Old buildings fascinate me. It sounds a little New Agey, but I swear certain buildings call out to me. I can feel the history radiating from their walls, and the weight of the life-changing events that have taken place inside them. Never-more-so than with churches.
This one in particular felt like it was bursting at the seams. We had passed the Church of All Saints many times before but had always ignored the open gate. This time, something made us wander up the stone path.
The heavy bolt lifted with a thud, a sound that broke through the peaceful silence of the village graveyard outside. My child-like impatience to reveal its interior echoed around the high ceilings as I pushed open the heavy door. I had to shield my eyes from the daylight inside. How often is a British church brighter inside than out?
Specks of dust glistened in the air as they danced through thick beams of sunlight, the only evidence that we had disturbed the peace. I had never seen a church so simple, so empty, yet so beautiful. I felt like I had stepped into a Baz Luhrmann movie.
White plaster covered each wall, the floor was rickety, made of recycled tomb stones, and a thick layer of dust covered every single pew. There was no stained-glass in sight.
As I scanned the barren walls I suddenly noticed two large 12th century murals high up on the wall to my right. They showed haunting depictions of Time and Death.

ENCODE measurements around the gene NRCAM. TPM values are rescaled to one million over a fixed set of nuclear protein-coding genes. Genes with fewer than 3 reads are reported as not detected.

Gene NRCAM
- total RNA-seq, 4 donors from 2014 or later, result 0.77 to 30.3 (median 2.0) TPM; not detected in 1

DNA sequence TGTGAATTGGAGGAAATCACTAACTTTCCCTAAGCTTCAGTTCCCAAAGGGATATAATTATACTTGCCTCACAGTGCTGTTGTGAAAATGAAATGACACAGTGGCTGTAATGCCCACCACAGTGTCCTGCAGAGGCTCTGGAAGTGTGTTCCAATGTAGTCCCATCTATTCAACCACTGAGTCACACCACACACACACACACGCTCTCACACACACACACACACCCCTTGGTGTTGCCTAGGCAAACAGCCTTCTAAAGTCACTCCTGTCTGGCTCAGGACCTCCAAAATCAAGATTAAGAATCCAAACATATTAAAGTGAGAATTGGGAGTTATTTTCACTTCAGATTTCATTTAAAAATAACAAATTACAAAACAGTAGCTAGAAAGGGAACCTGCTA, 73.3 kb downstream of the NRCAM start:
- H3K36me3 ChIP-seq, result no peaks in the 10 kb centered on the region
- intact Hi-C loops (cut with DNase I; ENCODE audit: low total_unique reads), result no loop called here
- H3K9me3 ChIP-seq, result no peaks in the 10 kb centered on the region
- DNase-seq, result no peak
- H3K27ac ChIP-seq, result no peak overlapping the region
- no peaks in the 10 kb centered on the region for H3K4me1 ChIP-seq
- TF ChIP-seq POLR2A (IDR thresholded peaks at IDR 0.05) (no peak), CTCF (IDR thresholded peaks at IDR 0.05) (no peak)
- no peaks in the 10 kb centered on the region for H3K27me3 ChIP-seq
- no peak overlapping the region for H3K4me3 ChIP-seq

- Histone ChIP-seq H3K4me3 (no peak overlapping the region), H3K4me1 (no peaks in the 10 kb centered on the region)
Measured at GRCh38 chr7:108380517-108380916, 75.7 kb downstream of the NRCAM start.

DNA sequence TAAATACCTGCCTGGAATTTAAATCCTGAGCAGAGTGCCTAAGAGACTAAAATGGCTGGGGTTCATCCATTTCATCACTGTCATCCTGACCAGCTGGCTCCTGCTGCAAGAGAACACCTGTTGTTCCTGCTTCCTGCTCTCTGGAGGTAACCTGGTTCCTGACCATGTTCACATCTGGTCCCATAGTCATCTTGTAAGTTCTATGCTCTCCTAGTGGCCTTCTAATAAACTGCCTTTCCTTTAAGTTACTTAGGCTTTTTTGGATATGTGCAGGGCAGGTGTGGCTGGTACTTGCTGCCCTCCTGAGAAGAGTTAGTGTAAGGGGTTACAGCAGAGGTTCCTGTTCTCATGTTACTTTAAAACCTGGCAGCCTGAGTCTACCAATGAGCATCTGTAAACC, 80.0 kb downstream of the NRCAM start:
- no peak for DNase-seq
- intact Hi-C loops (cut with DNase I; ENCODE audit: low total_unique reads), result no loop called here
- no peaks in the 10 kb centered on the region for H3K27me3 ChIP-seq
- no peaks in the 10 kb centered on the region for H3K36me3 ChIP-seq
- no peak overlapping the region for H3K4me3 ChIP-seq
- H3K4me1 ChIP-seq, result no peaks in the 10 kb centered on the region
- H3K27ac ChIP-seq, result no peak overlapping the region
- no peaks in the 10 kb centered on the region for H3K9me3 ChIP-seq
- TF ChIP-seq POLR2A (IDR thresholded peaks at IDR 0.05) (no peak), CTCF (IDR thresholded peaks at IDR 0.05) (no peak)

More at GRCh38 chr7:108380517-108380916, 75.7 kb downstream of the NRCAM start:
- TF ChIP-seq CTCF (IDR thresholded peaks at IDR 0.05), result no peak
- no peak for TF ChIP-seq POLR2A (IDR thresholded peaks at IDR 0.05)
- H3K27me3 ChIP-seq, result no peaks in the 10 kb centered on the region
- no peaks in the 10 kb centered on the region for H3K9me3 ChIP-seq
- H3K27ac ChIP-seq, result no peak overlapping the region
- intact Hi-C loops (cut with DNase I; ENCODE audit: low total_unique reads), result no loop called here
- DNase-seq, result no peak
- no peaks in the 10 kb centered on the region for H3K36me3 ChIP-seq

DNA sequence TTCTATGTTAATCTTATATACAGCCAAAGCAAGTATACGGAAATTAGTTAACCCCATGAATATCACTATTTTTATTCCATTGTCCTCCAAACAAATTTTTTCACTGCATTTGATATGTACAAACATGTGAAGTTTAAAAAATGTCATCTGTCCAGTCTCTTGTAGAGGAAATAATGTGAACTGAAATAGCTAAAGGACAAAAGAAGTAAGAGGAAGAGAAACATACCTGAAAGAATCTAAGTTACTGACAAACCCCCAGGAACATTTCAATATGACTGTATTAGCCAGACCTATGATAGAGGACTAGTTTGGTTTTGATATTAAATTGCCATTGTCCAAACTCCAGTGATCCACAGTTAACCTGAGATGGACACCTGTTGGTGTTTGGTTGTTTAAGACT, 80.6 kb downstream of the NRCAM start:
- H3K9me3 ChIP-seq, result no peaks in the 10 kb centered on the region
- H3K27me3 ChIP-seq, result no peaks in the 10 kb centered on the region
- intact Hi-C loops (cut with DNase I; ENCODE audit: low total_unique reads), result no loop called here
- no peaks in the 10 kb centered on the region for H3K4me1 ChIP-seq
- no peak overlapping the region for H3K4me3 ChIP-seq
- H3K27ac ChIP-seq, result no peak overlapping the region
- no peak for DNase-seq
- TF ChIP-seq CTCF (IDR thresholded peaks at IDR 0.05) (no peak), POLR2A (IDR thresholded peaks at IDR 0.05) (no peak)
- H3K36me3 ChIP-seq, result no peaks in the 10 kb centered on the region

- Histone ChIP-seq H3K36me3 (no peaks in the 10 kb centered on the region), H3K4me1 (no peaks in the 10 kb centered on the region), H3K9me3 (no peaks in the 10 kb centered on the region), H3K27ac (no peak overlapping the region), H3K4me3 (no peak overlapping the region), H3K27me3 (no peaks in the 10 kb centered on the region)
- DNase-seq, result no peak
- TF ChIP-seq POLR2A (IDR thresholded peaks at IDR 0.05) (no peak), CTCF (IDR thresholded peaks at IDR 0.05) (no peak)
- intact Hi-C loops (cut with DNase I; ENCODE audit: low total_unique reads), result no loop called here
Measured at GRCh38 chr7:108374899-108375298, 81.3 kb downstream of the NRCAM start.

Time held an hourglass in his hand, while Death stared at you from holes in his skull where eyes should be. This dark imagery felt like such a stark contrast to the light atmosphere of the building, but that only drew me in further.
“We have to do something here,” I said to both Rick and my mum. “This building needs our love.”
“Mission: Leather” was the plan we came up with. And, apologies, it’s not quite as dominatrix-y as it sounds. With mine and Rick’s third wedding anniversary coming up (leather), we thought it would be the perfect opportunity to dress the church in beautiful flowers and then dress ourselves equally as fancy.
We wanted to celebrate in this beautiful building in our home county and take some photos full of love. Three-years-of-marriage kind of love, where you still take the bin out afterwards.
We also decided to dress the church on Beltane, a day where it’s traditional to dress homes and altars with greenery and wear flower crowns. Quite fitting, we thought.
This just so happens to be an area that Mum specialises in. And I was very excited to see what she would create. As usual, her problem solving skills came in very handy when we realised that, even with a ladder, we couldn’t reach the top of the arch. I went along with her, to follow her guidance and absorb some of those problem solving skills, and I had a great time!
For any fellow flower geeks out there, here’s what we used:
- Eucalyptus Populus
- Ranunculus Aazur Bordeaux
- Eryngium (Thistle) – Blue Dynamite
- Schinus Molle (Pepper Berries ) – Pink
- Rose – Black Baccara
- Soft Ruscus (Small Leaf)
- David Austin Rose – Juliet
- Rose – Victorian Peach
I mean, what can I even say. I’ve only chosen a few favourites here, with Rick taking the inside shots and Mum taking the outside shots. But head over to Rick’s blog to see more of his stunning work.
Rick filmed most of the day in his spectacular Rick Nunn style. And it’s worth watching to the end because the outro is where we spend most time making fun of each other.
I can’t thank Rick and Mum enough for always listening to my wild ideas AND THEN for making them all come true. I think we did a great job of brightening up an unloved building that I fell instantly in love with. Love you both. Happy Anniversary, Rick. Here’s to the next three (thousand) years.